Paragraphs 14 through 22 of the Amended Complaint describe an alleged incident between Smith and Baines occurring on or about March 2, 2000, after Smith's shift had ended wherein plaintiffs claim Baines threatened Smith physically and made derogatory remarks about both Caucasians and African Americans related to what had happened at a custodial staff meeting earlier in the day. Baines denies the incident and admits only that a custodial staff meeting had occurred earlier that day regarding a proposed change in the break schedules for that shift. It is not disputed that Smith reported the incident to both the NFTA Transit Police and the Affirmative Action office. The gravamen of the complaint in both reports was that Baines had threatened Smith for not taking his side in a disagreement with the other workers. While it mentioned that the terms "white trash" and "nigger" had been used, it did not per se complain about that. The focus of the complaint was clearly the physical threats. The NFTA conducted an investigation wherein Baines denied the allegations and, as there were admittedly no other witnesses to the event, the matter was closed with Baines being re-instructed as to his role as supervisor.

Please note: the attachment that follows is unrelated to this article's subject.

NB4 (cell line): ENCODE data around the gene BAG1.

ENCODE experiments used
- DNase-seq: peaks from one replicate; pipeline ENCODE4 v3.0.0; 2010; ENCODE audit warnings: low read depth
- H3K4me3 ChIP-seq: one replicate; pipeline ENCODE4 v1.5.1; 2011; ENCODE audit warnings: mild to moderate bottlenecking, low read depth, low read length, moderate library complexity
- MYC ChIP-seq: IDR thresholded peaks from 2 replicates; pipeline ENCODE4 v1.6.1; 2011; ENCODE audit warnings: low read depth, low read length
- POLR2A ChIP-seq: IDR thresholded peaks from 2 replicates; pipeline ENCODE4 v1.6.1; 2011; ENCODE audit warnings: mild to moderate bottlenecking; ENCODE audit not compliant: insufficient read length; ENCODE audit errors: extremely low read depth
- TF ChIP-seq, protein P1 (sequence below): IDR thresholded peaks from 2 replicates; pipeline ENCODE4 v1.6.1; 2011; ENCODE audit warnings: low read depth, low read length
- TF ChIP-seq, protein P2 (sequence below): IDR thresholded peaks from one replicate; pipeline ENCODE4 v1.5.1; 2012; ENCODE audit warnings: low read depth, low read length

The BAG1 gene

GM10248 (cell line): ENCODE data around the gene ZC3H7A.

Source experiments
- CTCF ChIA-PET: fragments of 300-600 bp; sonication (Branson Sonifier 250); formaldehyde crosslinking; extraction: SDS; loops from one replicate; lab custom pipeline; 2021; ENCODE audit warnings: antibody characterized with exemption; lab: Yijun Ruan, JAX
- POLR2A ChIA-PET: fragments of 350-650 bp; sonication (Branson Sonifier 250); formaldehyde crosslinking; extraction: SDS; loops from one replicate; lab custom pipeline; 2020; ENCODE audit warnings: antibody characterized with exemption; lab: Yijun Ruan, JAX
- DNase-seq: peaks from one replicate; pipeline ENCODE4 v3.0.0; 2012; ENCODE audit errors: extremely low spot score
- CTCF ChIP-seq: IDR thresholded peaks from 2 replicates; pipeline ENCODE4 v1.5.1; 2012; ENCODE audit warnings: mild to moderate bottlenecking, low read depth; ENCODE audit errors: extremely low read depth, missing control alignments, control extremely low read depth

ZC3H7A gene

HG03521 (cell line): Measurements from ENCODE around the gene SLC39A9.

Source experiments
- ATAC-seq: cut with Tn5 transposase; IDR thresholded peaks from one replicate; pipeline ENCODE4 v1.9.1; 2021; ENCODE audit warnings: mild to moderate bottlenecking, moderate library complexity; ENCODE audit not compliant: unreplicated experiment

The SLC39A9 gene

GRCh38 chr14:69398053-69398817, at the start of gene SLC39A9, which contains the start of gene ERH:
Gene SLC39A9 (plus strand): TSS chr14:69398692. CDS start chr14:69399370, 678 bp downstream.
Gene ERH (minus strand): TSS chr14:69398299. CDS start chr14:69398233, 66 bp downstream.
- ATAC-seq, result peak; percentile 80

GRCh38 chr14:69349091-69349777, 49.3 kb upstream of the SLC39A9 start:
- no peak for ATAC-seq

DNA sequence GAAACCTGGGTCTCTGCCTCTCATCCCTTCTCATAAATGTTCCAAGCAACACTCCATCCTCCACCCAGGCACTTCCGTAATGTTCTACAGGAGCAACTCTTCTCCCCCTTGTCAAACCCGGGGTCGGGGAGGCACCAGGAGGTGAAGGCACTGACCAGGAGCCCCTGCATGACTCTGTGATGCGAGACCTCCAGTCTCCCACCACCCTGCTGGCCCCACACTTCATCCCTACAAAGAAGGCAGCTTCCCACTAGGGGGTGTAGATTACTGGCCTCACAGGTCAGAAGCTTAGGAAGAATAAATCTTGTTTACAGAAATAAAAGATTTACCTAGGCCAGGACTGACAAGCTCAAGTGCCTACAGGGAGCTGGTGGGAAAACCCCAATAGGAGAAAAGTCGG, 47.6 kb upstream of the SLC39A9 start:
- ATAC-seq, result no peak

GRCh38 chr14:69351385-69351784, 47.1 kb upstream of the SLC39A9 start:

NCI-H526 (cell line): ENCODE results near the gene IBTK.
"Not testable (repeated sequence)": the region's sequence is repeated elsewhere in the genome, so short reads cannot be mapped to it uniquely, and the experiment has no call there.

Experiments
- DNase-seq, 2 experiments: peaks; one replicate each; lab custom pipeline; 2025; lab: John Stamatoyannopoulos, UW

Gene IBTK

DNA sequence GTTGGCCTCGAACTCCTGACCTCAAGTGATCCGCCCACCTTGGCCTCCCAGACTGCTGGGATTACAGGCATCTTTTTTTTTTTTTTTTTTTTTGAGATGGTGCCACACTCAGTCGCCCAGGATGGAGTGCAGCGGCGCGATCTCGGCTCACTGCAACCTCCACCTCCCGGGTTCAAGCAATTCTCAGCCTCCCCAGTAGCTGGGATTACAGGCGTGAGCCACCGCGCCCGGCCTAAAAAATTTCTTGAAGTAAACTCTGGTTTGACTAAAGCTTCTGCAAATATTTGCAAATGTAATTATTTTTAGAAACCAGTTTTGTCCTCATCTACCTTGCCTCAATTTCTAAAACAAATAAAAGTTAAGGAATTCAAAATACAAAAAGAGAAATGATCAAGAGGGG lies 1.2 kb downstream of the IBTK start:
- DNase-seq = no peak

Smith's other allegations involving his racial discrimination claims aver that Baines "continuously", "regularly", "repeatedly" or "on numerous occasions" referred to African Americans as "niggers", referred to himself as "the house nigger" and spoke about slavery times. It is also alleged that Baines told Smith that Smith would never be promoted because he was "the kind of nigger who teaches the other niggers to read". On one occasion at the grill in the airport while on break, Baines allegedly stated, in front of both plaintiffs and another witness (Brian Morrow), "I will fire you niggers %%% ". Smith has admitted that he, himself, has used the term "nigger" at work but could not recall the specific context in which it was used and assuredly stated that he would never use it in a derogatory fashion.